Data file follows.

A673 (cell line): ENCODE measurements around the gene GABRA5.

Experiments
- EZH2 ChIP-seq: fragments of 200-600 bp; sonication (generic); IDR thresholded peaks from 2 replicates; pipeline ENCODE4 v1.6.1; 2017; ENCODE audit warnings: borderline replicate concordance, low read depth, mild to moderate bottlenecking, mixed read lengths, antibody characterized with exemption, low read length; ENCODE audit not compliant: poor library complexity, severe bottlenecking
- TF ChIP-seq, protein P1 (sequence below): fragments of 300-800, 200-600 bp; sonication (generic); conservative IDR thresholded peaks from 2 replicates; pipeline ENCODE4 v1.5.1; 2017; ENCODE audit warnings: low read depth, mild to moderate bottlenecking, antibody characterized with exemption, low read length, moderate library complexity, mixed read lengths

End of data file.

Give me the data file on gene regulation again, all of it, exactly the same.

A673 (cell line): ENCODE measurements around the gene GABRA5.

Experiments
- EZH2 ChIP-seq: fragments of 200-600 bp; sonication (generic); IDR thresholded peaks from 2 replicates; pipeline ENCODE4 v1.6.1; 2017; ENCODE audit warnings: borderline replicate concordance, low read depth, mild to moderate bottlenecking, mixed read lengths, antibody characterized with exemption, low read length; ENCODE audit not compliant: poor library complexity, severe bottlenecking
- TF ChIP-seq, protein P1 (sequence below): fragments of 300-800, 200-600 bp; sonication (generic); conservative IDR thresholded peaks from 2 replicates; pipeline ENCODE4 v1.5.1; 2017; ENCODE audit warnings: low read depth, mild to moderate bottlenecking, antibody characterized with exemption, low read length, moderate library complexity, mixed read lengths